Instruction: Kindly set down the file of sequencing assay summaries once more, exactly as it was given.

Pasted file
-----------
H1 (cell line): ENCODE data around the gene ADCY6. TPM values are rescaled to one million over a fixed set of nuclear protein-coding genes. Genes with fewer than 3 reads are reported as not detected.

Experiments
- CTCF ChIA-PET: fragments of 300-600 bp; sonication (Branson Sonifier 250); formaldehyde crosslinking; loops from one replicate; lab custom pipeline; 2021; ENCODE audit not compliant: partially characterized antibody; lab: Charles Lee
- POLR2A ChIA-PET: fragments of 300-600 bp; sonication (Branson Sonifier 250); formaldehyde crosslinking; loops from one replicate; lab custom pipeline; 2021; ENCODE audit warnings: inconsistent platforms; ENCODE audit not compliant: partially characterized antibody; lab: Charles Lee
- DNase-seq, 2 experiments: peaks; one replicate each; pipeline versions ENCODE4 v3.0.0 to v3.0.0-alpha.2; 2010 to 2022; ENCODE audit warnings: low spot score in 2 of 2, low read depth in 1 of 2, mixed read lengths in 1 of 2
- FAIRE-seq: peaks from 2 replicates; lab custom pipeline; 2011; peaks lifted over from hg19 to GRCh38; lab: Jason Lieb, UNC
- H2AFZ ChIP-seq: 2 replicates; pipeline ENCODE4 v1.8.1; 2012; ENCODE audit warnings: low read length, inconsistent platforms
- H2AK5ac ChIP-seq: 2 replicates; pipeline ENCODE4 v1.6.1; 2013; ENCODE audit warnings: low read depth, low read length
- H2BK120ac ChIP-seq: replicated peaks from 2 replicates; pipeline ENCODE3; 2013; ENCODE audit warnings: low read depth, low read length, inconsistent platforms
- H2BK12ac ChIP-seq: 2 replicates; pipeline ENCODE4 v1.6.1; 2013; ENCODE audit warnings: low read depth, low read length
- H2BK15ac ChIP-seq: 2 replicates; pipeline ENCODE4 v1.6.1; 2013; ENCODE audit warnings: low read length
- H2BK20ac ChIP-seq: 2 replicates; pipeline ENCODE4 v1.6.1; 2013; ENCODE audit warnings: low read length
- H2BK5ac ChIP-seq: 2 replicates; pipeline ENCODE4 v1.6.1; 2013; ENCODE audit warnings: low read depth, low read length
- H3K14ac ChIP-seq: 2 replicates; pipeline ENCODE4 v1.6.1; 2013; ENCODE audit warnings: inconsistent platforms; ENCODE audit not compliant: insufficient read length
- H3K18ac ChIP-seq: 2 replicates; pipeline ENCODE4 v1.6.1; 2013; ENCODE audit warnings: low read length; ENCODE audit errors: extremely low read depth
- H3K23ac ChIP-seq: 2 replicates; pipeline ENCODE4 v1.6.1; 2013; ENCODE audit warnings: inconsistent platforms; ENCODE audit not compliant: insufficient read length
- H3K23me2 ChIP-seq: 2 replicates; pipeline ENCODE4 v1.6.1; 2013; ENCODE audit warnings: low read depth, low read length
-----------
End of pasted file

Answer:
H1 (cell line): ENCODE data around the gene ADCY6. TPM values are rescaled to one million over a fixed set of nuclear protein-coding genes. Genes with fewer than 3 reads are reported as not detected.

Experiments
- CTCF ChIA-PET: fragments of 300-600 bp; sonication (Branson Sonifier 250); formaldehyde crosslinking; loops from one replicate; lab custom pipeline; 2021; ENCODE audit not compliant: partially characterized antibody; lab: Charles Lee
- POLR2A ChIA-PET: fragments of 300-600 bp; sonication (Branson Sonifier 250); formaldehyde crosslinking; loops from one replicate; lab custom pipeline; 2021; ENCODE audit warnings: inconsistent platforms; ENCODE audit not compliant: partially characterized antibody; lab: Charles Lee
- DNase-seq, 2 experiments: peaks; one replicate each; pipeline versions ENCODE4 v3.0.0 to v3.0.0-alpha.2; 2010 to 2022; ENCODE audit warnings: low spot score in 2 of 2, low read depth in 1 of 2, mixed read lengths in 1 of 2
- FAIRE-seq: peaks from 2 replicates; lab custom pipeline; 2011; peaks lifted over from hg19 to GRCh38; lab: Jason Lieb, UNC
- H2AFZ ChIP-seq: 2 replicates; pipeline ENCODE4 v1.8.1; 2012; ENCODE audit warnings: low read length, inconsistent platforms
- H2AK5ac ChIP-seq: 2 replicates; pipeline ENCODE4 v1.6.1; 2013; ENCODE audit warnings: low read depth, low read length
- H2BK120ac ChIP-seq: replicated peaks from 2 replicates; pipeline ENCODE3; 2013; ENCODE audit warnings: low read depth, low read length, inconsistent platforms
- H2BK12ac ChIP-seq: 2 replicates; pipeline ENCODE4 v1.6.1; 2013; ENCODE audit warnings: low read depth, low read length
- H2BK15ac ChIP-seq: 2 replicates; pipeline ENCODE4 v1.6.1; 2013; ENCODE audit warnings: low read length
- H2BK20ac ChIP-seq: 2 replicates; pipeline ENCODE4 v1.6.1; 2013; ENCODE audit warnings: low read length
- H2BK5ac ChIP-seq: 2 replicates; pipeline ENCODE4 v1.6.1; 2013; ENCODE audit warnings: low read depth, low read length
- H3K14ac ChIP-seq: 2 replicates; pipeline ENCODE4 v1.6.1; 2013; ENCODE audit warnings: inconsistent platforms; ENCODE audit not compliant: insufficient read length
- H3K18ac ChIP-seq: 2 replicates; pipeline ENCODE4 v1.6.1; 2013; ENCODE audit warnings: low read length; ENCODE audit errors: extremely low read depth
- H3K23ac ChIP-seq: 2 replicates; pipeline ENCODE4 v1.6.1; 2013; ENCODE audit warnings: inconsistent platforms; ENCODE audit not compliant: insufficient read length
- H3K23me2 ChIP-seq: 2 replicates; pipeline ENCODE4 v1.6.1; 2013; ENCODE audit warnings: low read depth, low read length